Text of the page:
- Magdalen Islands
- Port aux Basques to Francois Newfoundland
- Prince Edward Island

A Tropical Storm Warning means that tropical storm conditions are expected within the warning area.

A Tropical Storm Watch means that tropical storm conditions are possible within the watch area.

Interests elsewhere in Atlantic Canada should closely monitor the progress of Teddy. Additional watches and/or warnings could be required on Tuesday.

For storm information specific to your area, please monitor products issued by your national meteorological service.

Key messages for Teddy can be found in the Tropical Cyclone Discussion under AWIPS header MIATCDAT5 and WMO header WTNT45 KNHC and on the web at https://www.hurricanes.gov/text/MIATCDAT5.shtml.

WIND: Tropical storm conditions are expected to begin in the warning area by Tuesday afternoon. Tropical storm conditions could begin in the watch areas late Tuesday or early Wednesday.

SURF: Large swells generated by Teddy are affecting Bermuda, the Lesser Antilles, the Greater Antilles, the Bahamas, the east coast of the United States, and Atlantic Canada. These swells are likely to cause lifethreatening surf and rip current conditions. Please consult products from your local weather office.

RAINFALL: From Tuesday through Thursday, Teddy is expected to produce rainfall accumulations of 2 to 4 inches (50 to 100 mm) with isolated totals of 6 inches (150 mm) across sections of Atlantic Canada.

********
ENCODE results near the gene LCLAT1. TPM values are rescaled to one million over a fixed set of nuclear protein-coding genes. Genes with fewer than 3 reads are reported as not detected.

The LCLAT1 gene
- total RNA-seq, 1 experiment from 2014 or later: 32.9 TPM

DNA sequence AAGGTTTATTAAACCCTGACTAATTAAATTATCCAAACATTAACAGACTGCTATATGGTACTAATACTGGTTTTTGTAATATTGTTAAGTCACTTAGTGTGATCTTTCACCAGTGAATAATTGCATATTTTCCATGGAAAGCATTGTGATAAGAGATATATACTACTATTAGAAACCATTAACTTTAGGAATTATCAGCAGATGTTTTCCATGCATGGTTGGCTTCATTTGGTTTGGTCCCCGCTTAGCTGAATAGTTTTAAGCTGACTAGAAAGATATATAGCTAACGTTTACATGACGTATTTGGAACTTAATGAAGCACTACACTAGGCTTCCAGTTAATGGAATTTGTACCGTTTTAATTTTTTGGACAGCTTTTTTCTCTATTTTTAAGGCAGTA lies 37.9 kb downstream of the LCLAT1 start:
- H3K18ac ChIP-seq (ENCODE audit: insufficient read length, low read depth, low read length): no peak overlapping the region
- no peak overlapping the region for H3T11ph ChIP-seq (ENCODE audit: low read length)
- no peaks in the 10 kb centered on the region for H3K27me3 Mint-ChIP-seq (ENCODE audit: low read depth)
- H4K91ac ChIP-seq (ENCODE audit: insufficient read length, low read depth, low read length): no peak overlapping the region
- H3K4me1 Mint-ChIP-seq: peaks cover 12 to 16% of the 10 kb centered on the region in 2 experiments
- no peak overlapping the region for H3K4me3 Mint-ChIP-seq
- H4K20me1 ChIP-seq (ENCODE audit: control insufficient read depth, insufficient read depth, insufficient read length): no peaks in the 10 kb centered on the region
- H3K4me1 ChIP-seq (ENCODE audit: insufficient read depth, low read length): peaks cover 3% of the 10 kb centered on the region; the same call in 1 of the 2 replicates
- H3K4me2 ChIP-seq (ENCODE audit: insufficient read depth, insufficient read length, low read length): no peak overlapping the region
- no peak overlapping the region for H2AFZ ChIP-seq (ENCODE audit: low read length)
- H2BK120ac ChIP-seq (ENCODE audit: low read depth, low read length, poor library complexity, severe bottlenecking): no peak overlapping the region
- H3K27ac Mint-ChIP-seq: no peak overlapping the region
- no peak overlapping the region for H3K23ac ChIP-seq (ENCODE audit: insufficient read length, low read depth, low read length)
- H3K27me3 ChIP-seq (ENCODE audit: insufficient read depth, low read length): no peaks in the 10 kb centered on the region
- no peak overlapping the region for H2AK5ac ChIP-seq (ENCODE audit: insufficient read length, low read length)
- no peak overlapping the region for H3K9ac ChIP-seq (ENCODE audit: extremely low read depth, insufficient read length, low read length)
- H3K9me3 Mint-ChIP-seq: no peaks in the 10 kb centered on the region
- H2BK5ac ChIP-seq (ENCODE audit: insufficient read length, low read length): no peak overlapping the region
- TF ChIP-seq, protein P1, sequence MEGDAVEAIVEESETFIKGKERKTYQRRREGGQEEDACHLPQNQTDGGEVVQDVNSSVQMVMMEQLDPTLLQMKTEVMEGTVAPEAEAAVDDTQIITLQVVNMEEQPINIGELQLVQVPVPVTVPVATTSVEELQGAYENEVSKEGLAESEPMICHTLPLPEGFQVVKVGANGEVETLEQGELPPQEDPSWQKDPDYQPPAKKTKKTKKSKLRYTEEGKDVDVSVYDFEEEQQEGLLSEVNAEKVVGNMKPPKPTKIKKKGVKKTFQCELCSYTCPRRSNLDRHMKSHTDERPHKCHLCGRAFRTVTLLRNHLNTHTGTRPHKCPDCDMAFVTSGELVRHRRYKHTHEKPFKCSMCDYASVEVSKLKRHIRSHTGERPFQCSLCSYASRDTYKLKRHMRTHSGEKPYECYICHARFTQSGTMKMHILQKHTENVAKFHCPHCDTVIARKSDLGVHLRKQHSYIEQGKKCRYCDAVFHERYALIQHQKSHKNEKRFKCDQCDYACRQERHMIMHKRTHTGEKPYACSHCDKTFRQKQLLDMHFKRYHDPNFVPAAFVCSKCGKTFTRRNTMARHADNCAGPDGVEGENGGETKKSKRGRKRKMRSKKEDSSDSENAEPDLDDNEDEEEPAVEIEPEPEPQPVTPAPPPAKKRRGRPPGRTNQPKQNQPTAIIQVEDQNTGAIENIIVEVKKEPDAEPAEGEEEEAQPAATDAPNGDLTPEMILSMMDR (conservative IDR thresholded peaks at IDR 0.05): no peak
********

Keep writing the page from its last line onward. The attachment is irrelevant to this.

STORM SURGE: A dangerous storm surge is expected to produce significant coastal flooding near and to the east of where the center makes landfall in Nova Scotia. Near the coast, the surge will be accompanied by very large and destructive waves.

Key messages for Teddy can be found in the Tropical Cyclone Discussion under AWIPS header MIATCDAT5 and WMO header WTNT45 KNHC and on the web at https://www.hurricanes.gov/text/MIATCDAT5.shtml.

WIND: Tropical storm conditions are expected to begin in the warning area by Tuesday afternoon. Tropical storm conditions could begin in the watch areas late Tuesday or early Wednesday.

SURF: Large swells generated by Teddy are affecting Bermuda, the Lesser Antilles, the Greater Antilles, the Bahamas, the east coast of the United States, and Atlantic Canada. These swells are likely to cause lifethreatening surf and rip current conditions. Please consult products from your local weather office.

RAINFALL: From Tuesday through Thursday, Teddy is expected to produce rainfall accumulations of 2 to 4 inches (50 to 100 mm) with isolated totals of 6 inches (150 mm) across sections of Atlantic Canada.

STORM SURGE: A dangerous storm surge is expected to produce significant coastal flooding near and to the east of where the center makes landfall in Nova Scotia. Near the coast, the surge will be accompanied by very large and destructive waves.